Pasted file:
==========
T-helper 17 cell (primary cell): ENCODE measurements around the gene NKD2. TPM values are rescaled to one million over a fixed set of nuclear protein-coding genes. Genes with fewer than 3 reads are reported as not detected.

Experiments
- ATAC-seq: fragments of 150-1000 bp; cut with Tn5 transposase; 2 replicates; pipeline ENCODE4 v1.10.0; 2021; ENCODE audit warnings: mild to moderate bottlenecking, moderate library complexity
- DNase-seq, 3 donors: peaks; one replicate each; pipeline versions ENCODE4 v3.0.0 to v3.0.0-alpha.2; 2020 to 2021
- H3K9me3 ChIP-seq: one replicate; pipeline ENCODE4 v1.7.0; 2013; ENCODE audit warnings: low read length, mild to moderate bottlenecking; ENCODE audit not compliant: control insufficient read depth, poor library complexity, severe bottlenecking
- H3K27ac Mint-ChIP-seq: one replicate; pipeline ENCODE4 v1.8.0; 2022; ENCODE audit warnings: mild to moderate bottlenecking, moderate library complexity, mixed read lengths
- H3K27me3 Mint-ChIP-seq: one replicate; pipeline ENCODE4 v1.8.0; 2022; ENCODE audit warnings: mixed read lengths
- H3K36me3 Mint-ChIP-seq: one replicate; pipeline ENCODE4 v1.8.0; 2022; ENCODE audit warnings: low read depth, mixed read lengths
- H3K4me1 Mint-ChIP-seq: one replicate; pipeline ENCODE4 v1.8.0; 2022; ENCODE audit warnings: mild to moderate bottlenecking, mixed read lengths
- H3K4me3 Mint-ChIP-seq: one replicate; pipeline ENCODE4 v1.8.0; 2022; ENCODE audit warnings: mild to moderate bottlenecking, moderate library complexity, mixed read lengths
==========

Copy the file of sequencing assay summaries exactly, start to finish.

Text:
T-helper 17 cell (primary cell): ENCODE measurements around the gene NKD2. TPM values are rescaled to one million over a fixed set of nuclear protein-coding genes. Genes with fewer than 3 reads are reported as not detected.

Experiments
- ATAC-seq: fragments of 150-1000 bp; cut with Tn5 transposase; 2 replicates; pipeline ENCODE4 v1.10.0; 2021; ENCODE audit warnings: mild to moderate bottlenecking, moderate library complexity
- DNase-seq, 3 donors: peaks; one replicate each; pipeline versions ENCODE4 v3.0.0 to v3.0.0-alpha.2; 2020 to 2021
- H3K9me3 ChIP-seq: one replicate; pipeline ENCODE4 v1.7.0; 2013; ENCODE audit warnings: low read length, mild to moderate bottlenecking; ENCODE audit not compliant: control insufficient read depth, poor library complexity, severe bottlenecking
- H3K27ac Mint-ChIP-seq: one replicate; pipeline ENCODE4 v1.8.0; 2022; ENCODE audit warnings: mild to moderate bottlenecking, moderate library complexity, mixed read lengths
- H3K27me3 Mint-ChIP-seq: one replicate; pipeline ENCODE4 v1.8.0; 2022; ENCODE audit warnings: mixed read lengths
- H3K36me3 Mint-ChIP-seq: one replicate; pipeline ENCODE4 v1.8.0; 2022; ENCODE audit warnings: low read depth, mixed read lengths
- H3K4me1 Mint-ChIP-seq: one replicate; pipeline ENCODE4 v1.8.0; 2022; ENCODE audit warnings: mild to moderate bottlenecking, mixed read lengths
- H3K4me3 Mint-ChIP-seq: one replicate; pipeline ENCODE4 v1.8.0; 2022; ENCODE audit warnings: mild to moderate bottlenecking, moderate library complexity, mixed read lengths